On Wednesday, 27 April, the European Commission accepted a political proposal meant to establish the direction for the European Union’s actions in the Arctic region. The European Union plans to enhance its activities and presence in the Arctic region with 39 measures that are mainly related to climate change, environmental protection, long-term development and international cooperation.
Research, science and innovation will serve as the main priorities in the aforementioned areas, as reported by the European Commission’s press-service in Latvia.
The joint announcement also includes established EU regulations, including commitments of member states to reduce greenhouse gas emissions, as well as the realized and upcoming EU measures and projects. Initiated projects are also being discussed with EU member states in the EU Council and Parliament.
High Representative of the Union for Foreign Affairs and Security Policy/Vice-President of the European Commission Federica Mogherini said: «A safe, sustainable and prosperous Arctic not only serves the 4 million people living there, our European Union and the rest of the world. It is a region of immense environmental, social, and economic importance to us all. The steps taken today underline our commitment to the region, its States and its peoples, and to ensuring that the region remains an example of constructive international cooperation. Because the Arctic is also crucial in terms of regional and global security, and a strategic component of our foreign policy.»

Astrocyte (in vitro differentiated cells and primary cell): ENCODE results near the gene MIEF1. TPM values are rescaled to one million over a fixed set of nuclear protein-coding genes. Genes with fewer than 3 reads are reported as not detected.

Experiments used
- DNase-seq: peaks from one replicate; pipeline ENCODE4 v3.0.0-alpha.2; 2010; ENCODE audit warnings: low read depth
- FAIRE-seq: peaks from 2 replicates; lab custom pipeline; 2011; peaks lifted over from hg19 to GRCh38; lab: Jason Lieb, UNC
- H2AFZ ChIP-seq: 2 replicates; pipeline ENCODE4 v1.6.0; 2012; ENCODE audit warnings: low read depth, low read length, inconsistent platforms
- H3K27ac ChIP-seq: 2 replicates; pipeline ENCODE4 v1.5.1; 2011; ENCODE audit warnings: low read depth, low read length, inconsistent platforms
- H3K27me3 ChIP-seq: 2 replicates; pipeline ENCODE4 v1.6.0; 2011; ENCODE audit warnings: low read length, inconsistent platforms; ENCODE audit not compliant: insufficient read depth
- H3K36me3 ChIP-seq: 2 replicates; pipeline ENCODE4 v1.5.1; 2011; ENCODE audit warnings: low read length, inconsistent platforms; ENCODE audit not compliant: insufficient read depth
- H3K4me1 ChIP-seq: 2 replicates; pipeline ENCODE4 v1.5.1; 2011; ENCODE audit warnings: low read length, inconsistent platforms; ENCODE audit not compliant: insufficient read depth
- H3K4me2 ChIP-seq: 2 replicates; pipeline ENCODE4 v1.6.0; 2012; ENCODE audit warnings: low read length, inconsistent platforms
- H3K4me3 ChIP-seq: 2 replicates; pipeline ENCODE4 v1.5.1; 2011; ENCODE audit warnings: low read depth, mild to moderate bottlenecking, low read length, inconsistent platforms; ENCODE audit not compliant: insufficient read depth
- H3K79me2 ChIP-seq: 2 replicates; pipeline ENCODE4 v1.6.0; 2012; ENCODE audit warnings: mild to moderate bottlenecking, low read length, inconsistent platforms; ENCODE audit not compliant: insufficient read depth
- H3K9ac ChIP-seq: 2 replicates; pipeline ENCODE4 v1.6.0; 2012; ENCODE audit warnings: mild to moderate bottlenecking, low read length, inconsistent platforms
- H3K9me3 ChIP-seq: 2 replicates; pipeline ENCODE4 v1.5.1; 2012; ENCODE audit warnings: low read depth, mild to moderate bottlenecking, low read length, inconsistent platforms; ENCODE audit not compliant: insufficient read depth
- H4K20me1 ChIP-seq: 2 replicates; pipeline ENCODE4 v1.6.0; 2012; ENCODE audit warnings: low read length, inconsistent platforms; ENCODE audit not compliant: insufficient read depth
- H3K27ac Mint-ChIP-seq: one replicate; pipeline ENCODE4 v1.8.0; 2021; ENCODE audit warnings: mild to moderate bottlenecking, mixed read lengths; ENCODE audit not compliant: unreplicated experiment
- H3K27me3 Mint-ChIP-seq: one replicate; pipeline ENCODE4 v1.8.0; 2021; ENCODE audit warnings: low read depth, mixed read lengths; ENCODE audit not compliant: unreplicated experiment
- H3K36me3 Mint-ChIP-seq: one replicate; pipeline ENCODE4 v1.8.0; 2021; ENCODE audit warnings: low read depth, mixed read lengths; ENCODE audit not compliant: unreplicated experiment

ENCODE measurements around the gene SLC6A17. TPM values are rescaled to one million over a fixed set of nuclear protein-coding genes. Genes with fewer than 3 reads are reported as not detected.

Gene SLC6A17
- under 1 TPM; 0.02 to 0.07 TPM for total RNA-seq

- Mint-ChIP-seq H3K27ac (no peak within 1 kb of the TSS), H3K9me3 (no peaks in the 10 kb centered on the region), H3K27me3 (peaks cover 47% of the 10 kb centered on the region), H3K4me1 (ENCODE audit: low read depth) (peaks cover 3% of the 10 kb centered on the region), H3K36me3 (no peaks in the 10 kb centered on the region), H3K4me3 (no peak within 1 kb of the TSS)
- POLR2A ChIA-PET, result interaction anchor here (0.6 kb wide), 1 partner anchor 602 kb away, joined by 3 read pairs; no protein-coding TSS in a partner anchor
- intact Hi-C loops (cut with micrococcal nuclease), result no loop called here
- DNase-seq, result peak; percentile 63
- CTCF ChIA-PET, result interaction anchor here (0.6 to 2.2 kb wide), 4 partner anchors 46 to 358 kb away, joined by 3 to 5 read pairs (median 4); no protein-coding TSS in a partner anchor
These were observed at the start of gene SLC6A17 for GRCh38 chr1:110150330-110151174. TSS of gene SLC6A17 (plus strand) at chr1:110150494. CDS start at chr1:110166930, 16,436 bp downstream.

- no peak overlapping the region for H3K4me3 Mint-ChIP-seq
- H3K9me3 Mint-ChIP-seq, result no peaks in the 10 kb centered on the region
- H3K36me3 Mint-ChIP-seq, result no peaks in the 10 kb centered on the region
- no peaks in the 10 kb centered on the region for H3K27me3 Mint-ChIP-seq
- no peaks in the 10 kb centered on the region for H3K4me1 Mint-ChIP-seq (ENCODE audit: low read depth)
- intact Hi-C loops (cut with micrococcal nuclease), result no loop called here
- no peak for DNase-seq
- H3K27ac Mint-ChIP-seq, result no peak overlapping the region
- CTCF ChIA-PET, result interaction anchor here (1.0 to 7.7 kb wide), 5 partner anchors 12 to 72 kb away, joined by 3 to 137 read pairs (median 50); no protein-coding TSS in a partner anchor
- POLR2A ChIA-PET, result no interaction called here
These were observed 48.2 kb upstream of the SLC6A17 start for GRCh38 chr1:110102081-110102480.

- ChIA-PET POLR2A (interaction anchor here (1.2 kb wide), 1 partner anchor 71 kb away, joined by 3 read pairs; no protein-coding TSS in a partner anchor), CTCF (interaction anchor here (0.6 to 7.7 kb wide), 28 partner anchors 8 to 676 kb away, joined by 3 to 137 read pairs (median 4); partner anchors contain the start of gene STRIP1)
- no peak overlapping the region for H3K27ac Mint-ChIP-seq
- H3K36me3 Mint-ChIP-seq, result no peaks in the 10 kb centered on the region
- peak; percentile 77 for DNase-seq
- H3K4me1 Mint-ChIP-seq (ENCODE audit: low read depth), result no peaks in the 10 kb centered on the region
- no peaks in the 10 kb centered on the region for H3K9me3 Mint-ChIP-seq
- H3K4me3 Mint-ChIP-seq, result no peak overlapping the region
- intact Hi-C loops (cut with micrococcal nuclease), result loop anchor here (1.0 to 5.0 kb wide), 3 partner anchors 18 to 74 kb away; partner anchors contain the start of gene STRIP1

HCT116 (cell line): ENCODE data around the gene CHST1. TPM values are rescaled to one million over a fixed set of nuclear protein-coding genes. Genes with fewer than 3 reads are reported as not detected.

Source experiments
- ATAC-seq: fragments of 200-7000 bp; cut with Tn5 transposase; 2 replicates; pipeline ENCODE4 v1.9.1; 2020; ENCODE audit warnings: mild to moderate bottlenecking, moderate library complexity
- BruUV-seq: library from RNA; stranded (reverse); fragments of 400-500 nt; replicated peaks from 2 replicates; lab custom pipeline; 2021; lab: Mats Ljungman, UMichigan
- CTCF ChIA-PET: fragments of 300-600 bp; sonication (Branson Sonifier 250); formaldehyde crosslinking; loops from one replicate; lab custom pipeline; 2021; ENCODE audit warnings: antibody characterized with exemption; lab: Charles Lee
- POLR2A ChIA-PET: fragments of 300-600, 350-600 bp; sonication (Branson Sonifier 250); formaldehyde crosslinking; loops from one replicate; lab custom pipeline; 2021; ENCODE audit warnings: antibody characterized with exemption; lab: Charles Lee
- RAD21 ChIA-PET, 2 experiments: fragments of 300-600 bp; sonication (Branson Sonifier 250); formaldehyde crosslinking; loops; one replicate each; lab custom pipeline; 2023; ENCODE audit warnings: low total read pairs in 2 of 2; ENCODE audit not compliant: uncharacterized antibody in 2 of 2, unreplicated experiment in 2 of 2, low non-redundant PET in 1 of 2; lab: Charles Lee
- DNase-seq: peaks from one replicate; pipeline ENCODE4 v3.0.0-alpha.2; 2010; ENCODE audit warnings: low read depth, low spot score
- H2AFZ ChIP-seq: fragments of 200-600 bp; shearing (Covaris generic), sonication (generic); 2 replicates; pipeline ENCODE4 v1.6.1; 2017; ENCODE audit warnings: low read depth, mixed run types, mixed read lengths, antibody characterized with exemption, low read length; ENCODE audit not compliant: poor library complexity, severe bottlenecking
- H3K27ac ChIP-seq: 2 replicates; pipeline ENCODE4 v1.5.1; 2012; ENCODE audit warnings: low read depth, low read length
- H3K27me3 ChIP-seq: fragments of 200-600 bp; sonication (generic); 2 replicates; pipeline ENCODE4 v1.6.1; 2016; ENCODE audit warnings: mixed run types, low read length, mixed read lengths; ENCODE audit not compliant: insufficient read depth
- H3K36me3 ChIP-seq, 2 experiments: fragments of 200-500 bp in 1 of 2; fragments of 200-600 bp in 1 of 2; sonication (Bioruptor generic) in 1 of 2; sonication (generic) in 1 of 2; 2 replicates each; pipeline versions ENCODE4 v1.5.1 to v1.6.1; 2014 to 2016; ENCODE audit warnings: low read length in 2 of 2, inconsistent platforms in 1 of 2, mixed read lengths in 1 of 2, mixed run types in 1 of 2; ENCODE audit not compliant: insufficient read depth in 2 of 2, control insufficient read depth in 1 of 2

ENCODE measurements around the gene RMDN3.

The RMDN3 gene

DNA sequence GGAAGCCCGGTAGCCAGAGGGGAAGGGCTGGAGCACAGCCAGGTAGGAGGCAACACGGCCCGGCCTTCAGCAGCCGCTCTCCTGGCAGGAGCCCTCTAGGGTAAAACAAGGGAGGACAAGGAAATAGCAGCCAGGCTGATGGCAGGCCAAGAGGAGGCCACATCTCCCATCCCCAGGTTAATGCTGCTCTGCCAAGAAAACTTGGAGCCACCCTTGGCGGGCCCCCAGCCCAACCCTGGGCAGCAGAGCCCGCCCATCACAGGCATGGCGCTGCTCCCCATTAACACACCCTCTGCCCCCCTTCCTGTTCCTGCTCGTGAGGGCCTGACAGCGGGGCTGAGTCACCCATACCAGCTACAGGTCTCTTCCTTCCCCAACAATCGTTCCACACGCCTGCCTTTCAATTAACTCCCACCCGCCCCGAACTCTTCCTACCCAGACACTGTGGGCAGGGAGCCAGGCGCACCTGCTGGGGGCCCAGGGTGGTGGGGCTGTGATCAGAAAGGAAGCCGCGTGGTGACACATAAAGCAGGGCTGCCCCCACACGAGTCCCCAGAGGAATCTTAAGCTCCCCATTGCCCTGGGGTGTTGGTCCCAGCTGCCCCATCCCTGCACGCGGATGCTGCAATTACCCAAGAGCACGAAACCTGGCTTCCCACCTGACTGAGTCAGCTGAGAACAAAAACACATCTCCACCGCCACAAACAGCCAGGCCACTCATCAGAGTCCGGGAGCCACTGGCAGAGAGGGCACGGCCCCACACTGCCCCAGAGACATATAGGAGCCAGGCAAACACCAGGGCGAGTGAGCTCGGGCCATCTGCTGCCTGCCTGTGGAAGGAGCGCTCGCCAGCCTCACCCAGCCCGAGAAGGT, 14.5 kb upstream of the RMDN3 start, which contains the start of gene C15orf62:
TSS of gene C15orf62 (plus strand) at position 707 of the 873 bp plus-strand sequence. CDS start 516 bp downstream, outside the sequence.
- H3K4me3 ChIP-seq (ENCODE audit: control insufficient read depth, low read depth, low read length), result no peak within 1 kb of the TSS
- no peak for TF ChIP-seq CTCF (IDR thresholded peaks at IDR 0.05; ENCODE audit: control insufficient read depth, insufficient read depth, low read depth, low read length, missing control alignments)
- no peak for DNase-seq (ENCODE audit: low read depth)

EU Commissioner for Environment, Fisheries and Maritime Affairs Karmenu Vella added: «We impact on the Arctic and the Arctic impacts on us. Global weather patterns, our oceans, ecosystems and local biodiversity – the Arctic influences them all. While increasing human development is inevitable, it is in our hands to do it in a sustainable way. We have to do this in full respect of the livelihoods of those who live in the region and by protecting its most valuable resource: the environment.»
In 2014, the EU Council and Parliament called the Commission and High Representative to create a more coherent framework for EU actions and funding programmes in the Arctic. This call was an impulse for the creation of a new integrated EU Arctic policy to enhance the presence of Europe in the Arctic based on Europe’s realized measures and decisions that already affect this region. The initial political decision was made in 2008 and subsequently reviewed and improved in 2012.
The role of the Arctic in climate change has become more significant over the past several years, as this region serves as the regulator of the Earth’s climate. It also directly influences weather change and agriculture in Europe.